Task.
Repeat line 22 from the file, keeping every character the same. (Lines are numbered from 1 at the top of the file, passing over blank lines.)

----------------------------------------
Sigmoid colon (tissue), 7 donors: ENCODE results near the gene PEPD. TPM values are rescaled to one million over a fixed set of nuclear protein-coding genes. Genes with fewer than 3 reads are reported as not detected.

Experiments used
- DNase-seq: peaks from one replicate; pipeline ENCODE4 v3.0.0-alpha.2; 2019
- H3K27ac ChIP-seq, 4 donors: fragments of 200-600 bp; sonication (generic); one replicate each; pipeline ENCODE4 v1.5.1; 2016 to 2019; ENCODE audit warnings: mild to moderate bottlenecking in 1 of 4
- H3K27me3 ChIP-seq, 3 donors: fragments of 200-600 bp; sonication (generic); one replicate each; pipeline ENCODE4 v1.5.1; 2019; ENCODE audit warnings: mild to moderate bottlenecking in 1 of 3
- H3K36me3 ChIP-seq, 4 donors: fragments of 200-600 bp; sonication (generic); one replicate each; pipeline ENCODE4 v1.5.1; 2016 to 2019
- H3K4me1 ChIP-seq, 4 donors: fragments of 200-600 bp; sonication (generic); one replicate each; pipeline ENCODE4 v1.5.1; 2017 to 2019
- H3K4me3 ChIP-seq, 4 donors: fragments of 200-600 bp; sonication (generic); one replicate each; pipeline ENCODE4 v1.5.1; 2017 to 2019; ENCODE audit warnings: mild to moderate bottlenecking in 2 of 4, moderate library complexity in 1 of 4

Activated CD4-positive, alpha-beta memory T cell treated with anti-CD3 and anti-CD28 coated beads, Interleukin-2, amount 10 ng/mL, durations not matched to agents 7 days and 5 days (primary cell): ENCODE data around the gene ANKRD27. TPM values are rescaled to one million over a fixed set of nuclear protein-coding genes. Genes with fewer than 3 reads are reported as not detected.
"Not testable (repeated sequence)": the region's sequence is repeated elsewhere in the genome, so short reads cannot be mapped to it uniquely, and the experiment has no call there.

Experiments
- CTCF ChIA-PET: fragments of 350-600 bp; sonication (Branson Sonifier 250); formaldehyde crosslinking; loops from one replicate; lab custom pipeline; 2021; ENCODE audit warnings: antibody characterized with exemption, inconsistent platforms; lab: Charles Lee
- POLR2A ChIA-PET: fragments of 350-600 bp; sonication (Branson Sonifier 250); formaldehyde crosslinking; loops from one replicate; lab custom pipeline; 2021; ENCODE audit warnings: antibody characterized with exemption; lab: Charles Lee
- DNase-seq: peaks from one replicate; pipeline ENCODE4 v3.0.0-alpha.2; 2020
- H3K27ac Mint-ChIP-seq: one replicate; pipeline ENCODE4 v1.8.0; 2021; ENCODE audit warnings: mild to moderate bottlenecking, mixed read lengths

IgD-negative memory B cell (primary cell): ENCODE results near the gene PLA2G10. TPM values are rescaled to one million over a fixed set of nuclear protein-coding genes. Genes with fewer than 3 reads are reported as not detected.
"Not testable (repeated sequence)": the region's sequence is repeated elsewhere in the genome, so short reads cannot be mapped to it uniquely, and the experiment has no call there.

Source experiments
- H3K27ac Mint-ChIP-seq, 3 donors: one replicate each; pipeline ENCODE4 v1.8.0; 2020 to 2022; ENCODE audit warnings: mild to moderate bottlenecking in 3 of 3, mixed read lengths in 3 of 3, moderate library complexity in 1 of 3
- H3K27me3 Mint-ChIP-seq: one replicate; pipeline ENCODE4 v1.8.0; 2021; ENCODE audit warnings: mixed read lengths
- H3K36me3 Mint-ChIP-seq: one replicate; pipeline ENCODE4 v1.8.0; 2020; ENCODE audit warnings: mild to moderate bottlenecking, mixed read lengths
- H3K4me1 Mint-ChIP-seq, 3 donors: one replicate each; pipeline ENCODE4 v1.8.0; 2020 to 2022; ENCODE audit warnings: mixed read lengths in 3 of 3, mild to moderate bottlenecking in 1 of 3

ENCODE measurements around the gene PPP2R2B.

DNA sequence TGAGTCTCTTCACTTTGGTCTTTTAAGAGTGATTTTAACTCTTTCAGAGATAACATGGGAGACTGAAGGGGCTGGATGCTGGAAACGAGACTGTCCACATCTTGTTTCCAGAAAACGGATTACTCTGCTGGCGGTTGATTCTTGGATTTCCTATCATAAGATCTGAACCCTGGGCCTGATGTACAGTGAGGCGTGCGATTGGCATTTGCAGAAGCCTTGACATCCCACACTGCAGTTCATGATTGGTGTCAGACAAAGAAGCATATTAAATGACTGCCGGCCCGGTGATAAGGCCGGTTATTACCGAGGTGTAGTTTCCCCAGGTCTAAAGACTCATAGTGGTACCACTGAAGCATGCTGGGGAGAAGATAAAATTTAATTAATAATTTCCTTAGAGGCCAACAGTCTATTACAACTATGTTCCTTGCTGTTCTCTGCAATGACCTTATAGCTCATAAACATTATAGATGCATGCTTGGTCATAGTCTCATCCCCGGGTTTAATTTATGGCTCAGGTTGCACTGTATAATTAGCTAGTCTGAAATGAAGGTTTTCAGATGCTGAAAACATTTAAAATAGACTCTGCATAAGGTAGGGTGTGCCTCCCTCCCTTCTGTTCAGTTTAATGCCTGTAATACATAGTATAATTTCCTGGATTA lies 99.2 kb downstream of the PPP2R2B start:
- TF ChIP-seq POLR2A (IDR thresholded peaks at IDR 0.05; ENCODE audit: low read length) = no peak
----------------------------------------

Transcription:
- H3K4me1 Mint-ChIP-seq, 3 donors: one replicate each; pipeline ENCODE4 v1.8.0; 2020 to 2022; ENCODE audit warnings: mixed read lengths in 3 of 3, mild to moderate bottlenecking in 1 of 3